Matthew Mendonca
Woodside High School
Mentor: Dr. Doug Higinbotham and Lawrence Selvy
The particles that make up the nucleus of an atom are so infinitesimally small that it takes a detector of large magnitude in order to predict where protons and neutrons are located. This certain device requires the construction and
utilization of one-meter-long rectangular plastic bars called scintillators. Attached to the left and right ends of each bar are Photomultiplier Tubes (PMTs) and bases with outlets for high voltage and signal wires. In experiments, there is a
thick wall of lead positioned in front of the detector which excludes nearly all charged particles and permits primarily neutrons to enter and react with the nuclei inside the bars. When charged particles do pass through the scintillators,
photons are released and bounce around until they reach a light guide and are collected by the PMTs. Within these there is liberation of electrons which in turn provide an analog signal to the electronics. A data acquisition system (DAQ)
comprised of ADCs (Analog-to-Digital Converters) and TDCs (Time-to-Digital Converters) then store the data into files for later replay and analysis. By doing so, we can better measure the type of particle detected, it’s trajectory, and the
amount of energy that it deposits. To ensure that these complex apparatuses are working at an acceptable level, scientists manipulate the constant flux (100 particles/m2·s) of cosmic rays. Because they constantly bombard the atmosphere
and collide with other particles, muons fall at a steady rate and can be easily detected by the scintillators and determine the accuracy of the devices. Once the neutron detector is fully constructed and calibrated, it will be run in future
experiments such as E07-006 (Short Range Correlations for the Triple Coincidence (e, e’pn) Reaction) for detecting neutrons released in particular collisions.
Cosmic Rays
The Hall A Neutron Detector (HAND) was
originally designed with 4 layers of
scintillators with 17% detection efficiency
2 new layers (HAND 2), composed of 24
scintillators, and a thinner lead wall will be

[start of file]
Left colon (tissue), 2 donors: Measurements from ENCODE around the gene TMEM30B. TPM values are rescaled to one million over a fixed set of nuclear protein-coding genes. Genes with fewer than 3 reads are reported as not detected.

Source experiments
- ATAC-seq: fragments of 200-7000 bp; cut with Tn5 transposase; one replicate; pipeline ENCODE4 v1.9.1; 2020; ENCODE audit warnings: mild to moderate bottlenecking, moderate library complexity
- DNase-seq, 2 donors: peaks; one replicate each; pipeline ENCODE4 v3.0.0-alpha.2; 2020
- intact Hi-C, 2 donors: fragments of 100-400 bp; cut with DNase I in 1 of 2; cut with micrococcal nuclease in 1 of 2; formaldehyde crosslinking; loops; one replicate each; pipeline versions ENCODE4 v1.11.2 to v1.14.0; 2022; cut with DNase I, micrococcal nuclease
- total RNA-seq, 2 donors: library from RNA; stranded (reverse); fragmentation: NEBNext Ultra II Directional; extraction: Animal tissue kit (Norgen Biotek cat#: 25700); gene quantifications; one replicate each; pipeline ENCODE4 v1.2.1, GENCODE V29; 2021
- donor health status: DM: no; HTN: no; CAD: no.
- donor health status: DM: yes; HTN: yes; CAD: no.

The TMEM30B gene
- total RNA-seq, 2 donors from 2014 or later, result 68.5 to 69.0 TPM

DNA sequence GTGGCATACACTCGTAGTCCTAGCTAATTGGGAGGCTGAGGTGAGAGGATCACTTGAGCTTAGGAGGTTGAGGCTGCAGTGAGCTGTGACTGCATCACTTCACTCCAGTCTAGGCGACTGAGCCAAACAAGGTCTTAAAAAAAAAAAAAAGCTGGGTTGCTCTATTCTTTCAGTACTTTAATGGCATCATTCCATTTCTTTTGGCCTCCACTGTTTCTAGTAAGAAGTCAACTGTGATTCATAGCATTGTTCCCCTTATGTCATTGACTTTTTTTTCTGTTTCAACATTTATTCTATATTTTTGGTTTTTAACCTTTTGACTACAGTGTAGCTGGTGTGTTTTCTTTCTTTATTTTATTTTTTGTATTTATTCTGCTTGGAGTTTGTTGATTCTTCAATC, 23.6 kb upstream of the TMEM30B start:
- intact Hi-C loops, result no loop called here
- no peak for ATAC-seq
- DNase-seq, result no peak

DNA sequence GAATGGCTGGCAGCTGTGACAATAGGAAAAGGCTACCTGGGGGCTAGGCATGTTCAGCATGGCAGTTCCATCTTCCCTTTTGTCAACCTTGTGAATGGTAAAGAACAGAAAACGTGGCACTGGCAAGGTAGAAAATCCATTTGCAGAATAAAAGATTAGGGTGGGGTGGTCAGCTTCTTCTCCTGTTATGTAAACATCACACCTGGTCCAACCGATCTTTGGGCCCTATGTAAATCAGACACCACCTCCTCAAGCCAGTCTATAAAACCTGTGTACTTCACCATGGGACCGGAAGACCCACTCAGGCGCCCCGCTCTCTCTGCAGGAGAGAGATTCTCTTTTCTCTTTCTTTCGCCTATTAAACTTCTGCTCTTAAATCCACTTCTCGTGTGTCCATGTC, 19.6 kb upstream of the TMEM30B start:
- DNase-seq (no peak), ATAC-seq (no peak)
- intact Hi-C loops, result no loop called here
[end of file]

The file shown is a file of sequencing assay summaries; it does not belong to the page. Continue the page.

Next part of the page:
used to reach an efficiency of ~30%
An extruded aluminum l frame was built
around each layer to guarantee no jostling or
interference during experimentation
The veto layer allows the detector to filter
out unwanted electrons and protons
Energetic particles from space impinging on
Earth’s atmosphere
90% protons; 9% helium nuclei; 1% electrons, heavier
elements, and gamma ray photons
Emitted largely from solar flares as individual particles,
not rays
Can reach energies of over 1020 eV
Collide with interstellar matter and split into lighter nuclei
(cosmic ray spallation)
Decay into smaller particles such as pions, neutrinos,
and muons
Produce a cascade of lighter particles called an
air shower
Blueprint/Diagram of HAND
x10 Amplifier
2-Output Split
Updated construction with 6 planes
Delay Cables
o Ethyl and Isopropyl alcohol are squirted on the PMTs and
wave guides to pristinely clean the surface for no
obstruction, and Elastosil glue attaches them together
o Black electric tape wrapped around white computer
paper covers every inch of the plastic so that it is light tight
o Light testing is done to make sure there are no holes in
the cover
o High voltages of 1300-2000V are inputted into the base of
the PMT in order to check that they will properly
detect cosmics
Fast Bus
 Voltage readings from a PMT roughly
correspond to ADC channels
 The purpose of calibration is to correlate
those voltage readings with the energy of the
detected particles and have uniform readouts
for all PMTs
 Each PMT base pair is unique and needs a
slightly different “gain”
 Gain refers to the amount of voltage output
for a given particle energy input
 If the gains are too low, then the voltage to
the PMT is increased, and vice versa
 Through the process of gain matching, an
optimum high voltage setting is determined for
individual PMTs
 After the PMT gives out
a signal, it is intensified
by the amplifier
 If the pulse is <50mV
then the discriminator
will disregard the signal
 The delay cables prevent
the ADC from taking
data until the Trigger is
activated and the TDC
begins counting
 The trigger supervisor,
TDC, and ADC send
their results to the
computer for storage
and analysis
 ~800 ns worth of data is
collected for one
particular pulse
Cosmic ray reading on an oscilloscope
Layout for light testing the scintillators
Wire chamber that holds the electronics
Special thanks to Doug
Higinbotham, David
Abbott, Or Chen,
David Anez, Vincent
Sulkosky, Navaphon
(Tai) Muangma, Eliazer
Piasetcky, Elena Long,
and Aidan Kelleher
Steps for Relative Calibration
1. Fit the pedestal, located at TDC channel 0, with a Gaussian curve
(above left)
2. Use the mean of the Gaussian to zero the ADC plot
3. Fit the ADC plot, minus the pedestal, with a Landau curve
(above right)
4. Extract the gain from the MPV of the Landau
5. Use the gains of various voltages to plot the gain curve
Through the process of observing cosmic
rays, we can prepare a neutron detector to
be used in the experimental hall. Although
the flow of these particles is entirely
random, we can create a relative
calibration to better understand the
dynamics of the Hall A Neutron Detector.

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